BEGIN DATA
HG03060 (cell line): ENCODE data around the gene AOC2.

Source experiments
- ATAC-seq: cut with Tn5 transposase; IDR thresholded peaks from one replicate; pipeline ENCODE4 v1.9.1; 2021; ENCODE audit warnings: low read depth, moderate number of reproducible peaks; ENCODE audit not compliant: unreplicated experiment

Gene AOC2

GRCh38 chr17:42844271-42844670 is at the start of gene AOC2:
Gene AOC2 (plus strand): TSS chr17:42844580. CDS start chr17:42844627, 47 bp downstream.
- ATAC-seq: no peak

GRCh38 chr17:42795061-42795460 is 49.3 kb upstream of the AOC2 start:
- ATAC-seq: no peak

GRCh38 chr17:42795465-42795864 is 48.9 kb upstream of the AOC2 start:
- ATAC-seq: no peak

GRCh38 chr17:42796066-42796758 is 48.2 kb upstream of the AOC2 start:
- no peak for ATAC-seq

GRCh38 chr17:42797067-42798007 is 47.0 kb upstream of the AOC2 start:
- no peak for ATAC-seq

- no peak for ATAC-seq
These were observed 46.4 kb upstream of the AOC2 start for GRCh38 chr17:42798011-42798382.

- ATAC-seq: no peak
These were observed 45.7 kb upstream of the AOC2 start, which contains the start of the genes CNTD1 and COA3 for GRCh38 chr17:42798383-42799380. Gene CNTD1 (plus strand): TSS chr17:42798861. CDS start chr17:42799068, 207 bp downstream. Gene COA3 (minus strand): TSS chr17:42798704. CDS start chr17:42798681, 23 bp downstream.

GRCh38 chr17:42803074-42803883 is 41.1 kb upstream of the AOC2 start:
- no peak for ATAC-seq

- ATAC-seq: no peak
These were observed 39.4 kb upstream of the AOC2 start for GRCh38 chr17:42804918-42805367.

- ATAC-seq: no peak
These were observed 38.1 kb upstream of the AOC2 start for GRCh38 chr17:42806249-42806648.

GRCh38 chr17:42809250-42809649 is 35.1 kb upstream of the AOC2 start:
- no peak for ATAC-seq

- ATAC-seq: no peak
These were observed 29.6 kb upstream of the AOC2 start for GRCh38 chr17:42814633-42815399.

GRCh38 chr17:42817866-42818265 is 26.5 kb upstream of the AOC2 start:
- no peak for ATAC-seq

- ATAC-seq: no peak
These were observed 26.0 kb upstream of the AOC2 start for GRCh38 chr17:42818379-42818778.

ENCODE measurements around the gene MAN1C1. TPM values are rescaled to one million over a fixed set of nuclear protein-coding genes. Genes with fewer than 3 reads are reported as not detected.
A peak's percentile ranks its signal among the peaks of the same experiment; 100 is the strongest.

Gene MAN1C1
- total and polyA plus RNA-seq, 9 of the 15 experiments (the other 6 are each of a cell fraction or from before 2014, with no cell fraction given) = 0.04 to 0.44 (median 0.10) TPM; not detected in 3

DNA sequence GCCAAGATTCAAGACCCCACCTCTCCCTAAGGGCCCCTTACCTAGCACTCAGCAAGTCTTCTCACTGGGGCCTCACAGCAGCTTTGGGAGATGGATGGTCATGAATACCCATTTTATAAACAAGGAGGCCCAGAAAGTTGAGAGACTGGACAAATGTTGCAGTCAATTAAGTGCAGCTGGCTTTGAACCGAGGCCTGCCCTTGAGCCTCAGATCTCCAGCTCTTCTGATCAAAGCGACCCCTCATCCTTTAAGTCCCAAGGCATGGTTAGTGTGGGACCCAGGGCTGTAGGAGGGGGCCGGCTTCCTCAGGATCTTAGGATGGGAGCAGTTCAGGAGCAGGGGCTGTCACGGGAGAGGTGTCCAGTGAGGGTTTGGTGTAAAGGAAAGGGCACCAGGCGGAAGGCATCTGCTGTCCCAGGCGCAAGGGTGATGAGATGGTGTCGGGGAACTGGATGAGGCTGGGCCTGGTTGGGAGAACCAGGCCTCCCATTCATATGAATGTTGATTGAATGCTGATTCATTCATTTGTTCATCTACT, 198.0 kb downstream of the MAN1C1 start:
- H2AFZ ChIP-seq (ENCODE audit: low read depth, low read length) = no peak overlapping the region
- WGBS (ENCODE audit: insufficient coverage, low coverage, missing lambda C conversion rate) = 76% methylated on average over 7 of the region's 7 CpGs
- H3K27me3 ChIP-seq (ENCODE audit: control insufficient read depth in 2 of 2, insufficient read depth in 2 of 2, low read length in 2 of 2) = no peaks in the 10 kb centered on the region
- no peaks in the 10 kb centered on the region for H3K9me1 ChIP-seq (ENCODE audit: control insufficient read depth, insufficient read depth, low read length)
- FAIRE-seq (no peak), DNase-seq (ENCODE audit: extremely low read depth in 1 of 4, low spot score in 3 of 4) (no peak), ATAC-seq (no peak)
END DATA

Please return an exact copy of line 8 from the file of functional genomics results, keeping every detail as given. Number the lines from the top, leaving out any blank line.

GRCh38 chr17:42795061-42795460 is 49.3 kb upstream of the AOC2 start: